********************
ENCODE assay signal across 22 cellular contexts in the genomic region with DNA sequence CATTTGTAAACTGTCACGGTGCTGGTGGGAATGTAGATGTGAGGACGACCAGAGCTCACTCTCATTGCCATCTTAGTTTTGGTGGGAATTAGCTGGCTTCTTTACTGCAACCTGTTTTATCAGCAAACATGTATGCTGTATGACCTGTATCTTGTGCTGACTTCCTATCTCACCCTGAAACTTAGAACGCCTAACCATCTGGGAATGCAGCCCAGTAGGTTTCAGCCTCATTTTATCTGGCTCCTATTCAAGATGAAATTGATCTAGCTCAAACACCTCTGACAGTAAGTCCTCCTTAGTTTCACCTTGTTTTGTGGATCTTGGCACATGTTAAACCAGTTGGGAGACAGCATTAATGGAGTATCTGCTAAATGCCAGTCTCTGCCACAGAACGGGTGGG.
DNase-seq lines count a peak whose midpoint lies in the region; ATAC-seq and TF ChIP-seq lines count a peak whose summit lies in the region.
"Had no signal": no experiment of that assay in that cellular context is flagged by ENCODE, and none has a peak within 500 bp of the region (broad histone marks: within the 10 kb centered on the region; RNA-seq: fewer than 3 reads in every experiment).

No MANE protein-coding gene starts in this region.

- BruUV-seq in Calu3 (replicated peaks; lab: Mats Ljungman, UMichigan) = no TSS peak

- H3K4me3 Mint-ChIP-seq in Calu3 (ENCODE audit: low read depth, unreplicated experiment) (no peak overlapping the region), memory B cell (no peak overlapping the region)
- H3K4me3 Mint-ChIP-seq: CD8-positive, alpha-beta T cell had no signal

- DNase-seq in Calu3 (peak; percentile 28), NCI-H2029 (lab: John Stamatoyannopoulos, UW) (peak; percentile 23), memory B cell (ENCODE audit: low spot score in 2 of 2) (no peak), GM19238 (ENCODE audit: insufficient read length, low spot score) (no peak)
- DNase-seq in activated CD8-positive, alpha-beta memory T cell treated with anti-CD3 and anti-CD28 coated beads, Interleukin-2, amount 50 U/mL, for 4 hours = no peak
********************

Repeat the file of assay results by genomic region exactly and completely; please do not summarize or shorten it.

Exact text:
ENCODE assay signal across 22 cellular contexts in the genomic region with DNA sequence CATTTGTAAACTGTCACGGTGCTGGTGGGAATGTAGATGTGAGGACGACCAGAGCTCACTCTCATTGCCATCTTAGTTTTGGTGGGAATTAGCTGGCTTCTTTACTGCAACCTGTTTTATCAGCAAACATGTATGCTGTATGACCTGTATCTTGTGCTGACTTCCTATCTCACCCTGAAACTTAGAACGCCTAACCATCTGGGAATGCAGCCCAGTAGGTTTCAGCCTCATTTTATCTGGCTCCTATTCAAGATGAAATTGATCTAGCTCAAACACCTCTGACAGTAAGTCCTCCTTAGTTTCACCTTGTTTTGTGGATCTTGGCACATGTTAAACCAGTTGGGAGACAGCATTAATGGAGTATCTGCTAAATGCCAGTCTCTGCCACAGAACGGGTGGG.
DNase-seq lines count a peak whose midpoint lies in the region; ATAC-seq and TF ChIP-seq lines count a peak whose summit lies in the region.
"Had no signal": no experiment of that assay in that cellular context is flagged by ENCODE, and none has a peak within 500 bp of the region (broad histone marks: within the 10 kb centered on the region; RNA-seq: fewer than 3 reads in every experiment).

No MANE protein-coding gene starts in this region.

- BruUV-seq in Calu3 (replicated peaks; lab: Mats Ljungman, UMichigan) = no TSS peak

- H3K4me3 Mint-ChIP-seq in Calu3 (ENCODE audit: low read depth, unreplicated experiment) (no peak overlapping the region), memory B cell (no peak overlapping the region)
- H3K4me3 Mint-ChIP-seq: CD8-positive, alpha-beta T cell had no signal

- DNase-seq in Calu3 (peak; percentile 28), NCI-H2029 (lab: John Stamatoyannopoulos, UW) (peak; percentile 23), memory B cell (ENCODE audit: low spot score in 2 of 2) (no peak), GM19238 (ENCODE audit: insufficient read length, low spot score) (no peak)
- DNase-seq in activated CD8-positive, alpha-beta memory T cell treated with anti-CD3 and anti-CD28 coated beads, Interleukin-2, amount 50 U/mL, for 4 hours = no peak